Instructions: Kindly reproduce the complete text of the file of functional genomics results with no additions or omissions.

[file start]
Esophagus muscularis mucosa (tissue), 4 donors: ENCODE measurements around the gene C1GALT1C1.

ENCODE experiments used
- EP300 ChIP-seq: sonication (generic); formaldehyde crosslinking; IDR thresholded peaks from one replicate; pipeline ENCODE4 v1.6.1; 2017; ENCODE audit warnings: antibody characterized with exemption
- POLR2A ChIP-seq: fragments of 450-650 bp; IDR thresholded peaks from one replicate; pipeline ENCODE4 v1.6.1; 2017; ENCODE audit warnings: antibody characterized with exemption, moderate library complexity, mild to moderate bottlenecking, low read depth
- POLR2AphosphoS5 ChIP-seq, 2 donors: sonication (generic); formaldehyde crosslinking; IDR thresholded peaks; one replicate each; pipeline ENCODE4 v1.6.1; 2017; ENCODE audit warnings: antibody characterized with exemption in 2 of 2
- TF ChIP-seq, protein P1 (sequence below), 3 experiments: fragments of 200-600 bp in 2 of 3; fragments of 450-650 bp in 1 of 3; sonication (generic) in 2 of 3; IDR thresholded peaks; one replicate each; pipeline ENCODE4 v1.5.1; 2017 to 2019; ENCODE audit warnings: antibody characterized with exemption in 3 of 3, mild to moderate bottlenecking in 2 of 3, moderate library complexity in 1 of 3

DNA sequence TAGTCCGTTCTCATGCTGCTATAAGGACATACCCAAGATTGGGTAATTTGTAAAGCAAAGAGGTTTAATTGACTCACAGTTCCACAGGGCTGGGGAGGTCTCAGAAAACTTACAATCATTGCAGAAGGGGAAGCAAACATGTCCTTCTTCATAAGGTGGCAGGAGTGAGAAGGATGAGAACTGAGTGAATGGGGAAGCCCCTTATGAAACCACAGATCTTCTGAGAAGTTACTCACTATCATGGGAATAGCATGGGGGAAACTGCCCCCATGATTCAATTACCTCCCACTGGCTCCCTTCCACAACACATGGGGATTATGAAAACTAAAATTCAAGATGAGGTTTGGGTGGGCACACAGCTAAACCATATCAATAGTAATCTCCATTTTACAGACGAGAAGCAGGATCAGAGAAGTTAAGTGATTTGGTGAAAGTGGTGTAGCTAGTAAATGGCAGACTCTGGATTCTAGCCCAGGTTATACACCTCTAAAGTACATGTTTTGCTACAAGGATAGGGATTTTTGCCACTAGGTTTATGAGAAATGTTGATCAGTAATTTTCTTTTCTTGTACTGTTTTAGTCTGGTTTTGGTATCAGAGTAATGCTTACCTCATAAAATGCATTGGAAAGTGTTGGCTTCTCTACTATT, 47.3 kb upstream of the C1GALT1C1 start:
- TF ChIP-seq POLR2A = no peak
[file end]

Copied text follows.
Esophagus muscularis mucosa (tissue), 4 donors: ENCODE measurements around the gene C1GALT1C1.

ENCODE experiments used
- EP300 ChIP-seq: sonication (generic); formaldehyde crosslinking; IDR thresholded peaks from one replicate; pipeline ENCODE4 v1.6.1; 2017; ENCODE audit warnings: antibody characterized with exemption
- POLR2A ChIP-seq: fragments of 450-650 bp; IDR thresholded peaks from one replicate; pipeline ENCODE4 v1.6.1; 2017; ENCODE audit warnings: antibody characterized with exemption, moderate library complexity, mild to moderate bottlenecking, low read depth
- POLR2AphosphoS5 ChIP-seq, 2 donors: sonication (generic); formaldehyde crosslinking; IDR thresholded peaks; one replicate each; pipeline ENCODE4 v1.6.1; 2017; ENCODE audit warnings: antibody characterized with exemption in 2 of 2
- TF ChIP-seq, protein P1 (sequence below), 3 experiments: fragments of 200-600 bp in 2 of 3; fragments of 450-650 bp in 1 of 3; sonication (generic) in 2 of 3; IDR thresholded peaks; one replicate each; pipeline ENCODE4 v1.5.1; 2017 to 2019; ENCODE audit warnings: antibody characterized with exemption in 3 of 3, mild to moderate bottlenecking in 2 of 3, moderate library complexity in 1 of 3

DNA sequence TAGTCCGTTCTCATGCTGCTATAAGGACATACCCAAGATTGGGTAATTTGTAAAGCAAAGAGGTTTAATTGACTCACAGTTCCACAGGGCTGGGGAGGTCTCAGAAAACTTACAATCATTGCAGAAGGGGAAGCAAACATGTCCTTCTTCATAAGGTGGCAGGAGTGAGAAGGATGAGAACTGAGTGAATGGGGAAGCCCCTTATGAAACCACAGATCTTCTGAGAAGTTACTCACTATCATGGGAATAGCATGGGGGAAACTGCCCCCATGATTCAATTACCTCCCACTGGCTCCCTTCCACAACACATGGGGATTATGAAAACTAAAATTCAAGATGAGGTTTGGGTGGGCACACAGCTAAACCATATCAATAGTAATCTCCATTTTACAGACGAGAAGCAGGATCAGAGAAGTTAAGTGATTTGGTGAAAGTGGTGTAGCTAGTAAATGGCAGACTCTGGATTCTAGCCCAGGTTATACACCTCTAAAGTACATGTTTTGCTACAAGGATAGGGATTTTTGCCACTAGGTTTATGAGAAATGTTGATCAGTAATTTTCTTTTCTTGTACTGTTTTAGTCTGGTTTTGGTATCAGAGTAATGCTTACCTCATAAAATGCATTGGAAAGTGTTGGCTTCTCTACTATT, 47.3 kb upstream of the C1GALT1C1 start:
- TF ChIP-seq POLR2A = no peak